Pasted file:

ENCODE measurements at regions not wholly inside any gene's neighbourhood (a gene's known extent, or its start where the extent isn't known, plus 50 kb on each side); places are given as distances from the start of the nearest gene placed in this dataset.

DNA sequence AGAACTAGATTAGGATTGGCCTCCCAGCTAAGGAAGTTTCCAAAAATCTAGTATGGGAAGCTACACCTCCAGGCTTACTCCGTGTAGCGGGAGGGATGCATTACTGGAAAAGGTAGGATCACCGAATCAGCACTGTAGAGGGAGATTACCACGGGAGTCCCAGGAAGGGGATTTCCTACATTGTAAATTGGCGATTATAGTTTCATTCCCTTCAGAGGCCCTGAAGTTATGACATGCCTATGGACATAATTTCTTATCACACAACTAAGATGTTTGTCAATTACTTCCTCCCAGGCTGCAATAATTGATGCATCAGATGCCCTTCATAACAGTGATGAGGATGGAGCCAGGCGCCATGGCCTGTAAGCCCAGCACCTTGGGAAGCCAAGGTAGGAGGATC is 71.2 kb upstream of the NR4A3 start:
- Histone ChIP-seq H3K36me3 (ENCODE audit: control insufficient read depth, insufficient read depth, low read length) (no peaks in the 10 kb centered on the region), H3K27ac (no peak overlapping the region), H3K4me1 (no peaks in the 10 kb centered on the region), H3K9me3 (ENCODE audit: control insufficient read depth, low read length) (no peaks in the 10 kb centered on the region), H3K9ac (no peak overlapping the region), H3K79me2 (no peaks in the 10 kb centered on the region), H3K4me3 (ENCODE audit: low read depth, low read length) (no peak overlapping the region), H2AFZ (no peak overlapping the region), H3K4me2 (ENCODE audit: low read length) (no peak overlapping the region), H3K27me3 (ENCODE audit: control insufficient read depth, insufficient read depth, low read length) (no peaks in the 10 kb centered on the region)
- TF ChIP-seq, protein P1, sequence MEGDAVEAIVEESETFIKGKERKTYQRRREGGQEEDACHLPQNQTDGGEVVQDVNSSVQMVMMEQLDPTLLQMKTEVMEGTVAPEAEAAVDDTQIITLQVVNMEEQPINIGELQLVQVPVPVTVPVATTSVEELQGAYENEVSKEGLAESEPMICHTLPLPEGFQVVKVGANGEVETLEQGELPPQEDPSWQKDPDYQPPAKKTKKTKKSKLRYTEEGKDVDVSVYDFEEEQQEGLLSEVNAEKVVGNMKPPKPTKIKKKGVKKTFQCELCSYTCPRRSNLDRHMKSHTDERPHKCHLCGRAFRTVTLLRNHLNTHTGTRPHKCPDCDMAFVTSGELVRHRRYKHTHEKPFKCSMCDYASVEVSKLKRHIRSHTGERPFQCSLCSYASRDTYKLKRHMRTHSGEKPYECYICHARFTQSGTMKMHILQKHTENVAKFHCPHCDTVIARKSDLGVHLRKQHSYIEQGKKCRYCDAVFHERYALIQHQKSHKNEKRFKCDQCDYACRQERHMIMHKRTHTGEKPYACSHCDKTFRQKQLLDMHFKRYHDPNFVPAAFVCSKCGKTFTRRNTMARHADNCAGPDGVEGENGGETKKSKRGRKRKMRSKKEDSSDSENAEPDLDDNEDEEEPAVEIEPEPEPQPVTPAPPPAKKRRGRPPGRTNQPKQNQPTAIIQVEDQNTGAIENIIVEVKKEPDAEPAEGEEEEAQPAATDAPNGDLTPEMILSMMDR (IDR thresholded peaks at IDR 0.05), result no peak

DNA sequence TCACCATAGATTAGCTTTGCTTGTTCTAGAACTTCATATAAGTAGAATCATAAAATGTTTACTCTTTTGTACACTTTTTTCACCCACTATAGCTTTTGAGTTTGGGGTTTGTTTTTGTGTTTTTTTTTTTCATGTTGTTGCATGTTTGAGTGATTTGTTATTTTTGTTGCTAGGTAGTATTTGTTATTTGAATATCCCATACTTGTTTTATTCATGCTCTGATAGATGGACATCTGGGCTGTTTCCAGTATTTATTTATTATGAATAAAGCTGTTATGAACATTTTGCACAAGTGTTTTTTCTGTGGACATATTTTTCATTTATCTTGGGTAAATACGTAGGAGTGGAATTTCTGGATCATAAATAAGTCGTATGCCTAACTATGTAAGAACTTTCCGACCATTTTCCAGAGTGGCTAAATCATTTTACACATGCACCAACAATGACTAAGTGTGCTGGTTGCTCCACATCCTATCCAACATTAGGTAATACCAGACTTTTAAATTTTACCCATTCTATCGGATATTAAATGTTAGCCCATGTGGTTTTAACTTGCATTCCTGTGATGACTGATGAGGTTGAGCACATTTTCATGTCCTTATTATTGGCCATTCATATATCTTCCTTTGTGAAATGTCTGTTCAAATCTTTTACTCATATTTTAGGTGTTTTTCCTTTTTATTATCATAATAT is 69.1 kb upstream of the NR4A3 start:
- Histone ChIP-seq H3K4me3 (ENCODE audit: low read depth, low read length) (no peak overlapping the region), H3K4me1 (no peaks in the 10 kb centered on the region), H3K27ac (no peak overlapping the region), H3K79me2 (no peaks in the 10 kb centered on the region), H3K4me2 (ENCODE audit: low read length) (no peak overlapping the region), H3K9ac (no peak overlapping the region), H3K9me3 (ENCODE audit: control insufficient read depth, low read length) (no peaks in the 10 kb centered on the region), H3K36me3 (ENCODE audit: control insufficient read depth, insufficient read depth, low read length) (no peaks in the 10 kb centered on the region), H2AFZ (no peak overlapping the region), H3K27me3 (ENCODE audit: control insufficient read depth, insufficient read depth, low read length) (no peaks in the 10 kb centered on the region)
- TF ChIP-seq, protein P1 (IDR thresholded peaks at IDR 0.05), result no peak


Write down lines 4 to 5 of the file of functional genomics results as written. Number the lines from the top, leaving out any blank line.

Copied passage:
- TF ChIP-seq, protein P1, sequence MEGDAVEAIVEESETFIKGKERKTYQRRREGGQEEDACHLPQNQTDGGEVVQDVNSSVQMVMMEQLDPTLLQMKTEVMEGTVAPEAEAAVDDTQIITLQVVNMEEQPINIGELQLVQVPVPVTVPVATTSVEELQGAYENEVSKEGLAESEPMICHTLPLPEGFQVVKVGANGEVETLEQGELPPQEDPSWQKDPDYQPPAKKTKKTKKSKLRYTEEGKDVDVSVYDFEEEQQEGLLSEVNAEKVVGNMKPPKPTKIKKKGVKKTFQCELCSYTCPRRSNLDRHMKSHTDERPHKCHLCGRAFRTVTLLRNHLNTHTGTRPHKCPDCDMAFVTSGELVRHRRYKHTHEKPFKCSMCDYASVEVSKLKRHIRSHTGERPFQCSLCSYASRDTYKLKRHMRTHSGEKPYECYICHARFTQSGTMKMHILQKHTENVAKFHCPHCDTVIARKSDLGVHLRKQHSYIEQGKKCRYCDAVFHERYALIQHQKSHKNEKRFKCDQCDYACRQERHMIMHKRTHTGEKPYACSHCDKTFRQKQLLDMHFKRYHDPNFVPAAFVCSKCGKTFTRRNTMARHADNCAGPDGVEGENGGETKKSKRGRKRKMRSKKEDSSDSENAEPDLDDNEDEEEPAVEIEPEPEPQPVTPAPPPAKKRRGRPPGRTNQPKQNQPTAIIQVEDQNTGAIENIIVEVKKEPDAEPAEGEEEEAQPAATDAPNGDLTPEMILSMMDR (IDR thresholded peaks at IDR 0.05), result no peak

DNA sequence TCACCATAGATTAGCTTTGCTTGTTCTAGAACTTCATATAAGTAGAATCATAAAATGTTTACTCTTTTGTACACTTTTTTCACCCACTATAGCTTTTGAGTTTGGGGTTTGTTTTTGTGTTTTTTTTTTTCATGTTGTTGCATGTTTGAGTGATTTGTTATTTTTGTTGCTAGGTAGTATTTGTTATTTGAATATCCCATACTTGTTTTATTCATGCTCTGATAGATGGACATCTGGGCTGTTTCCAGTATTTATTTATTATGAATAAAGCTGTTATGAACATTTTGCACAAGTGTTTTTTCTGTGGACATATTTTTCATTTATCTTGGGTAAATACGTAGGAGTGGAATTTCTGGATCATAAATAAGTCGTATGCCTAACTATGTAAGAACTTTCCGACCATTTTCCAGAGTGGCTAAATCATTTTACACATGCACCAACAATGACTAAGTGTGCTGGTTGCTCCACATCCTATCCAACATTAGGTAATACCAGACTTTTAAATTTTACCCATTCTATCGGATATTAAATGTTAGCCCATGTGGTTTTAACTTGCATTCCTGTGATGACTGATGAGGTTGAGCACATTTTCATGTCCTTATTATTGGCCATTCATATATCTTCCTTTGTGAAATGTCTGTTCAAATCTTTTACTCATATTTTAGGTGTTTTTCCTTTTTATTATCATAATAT is 69.1 kb upstream of the NR4A3 start: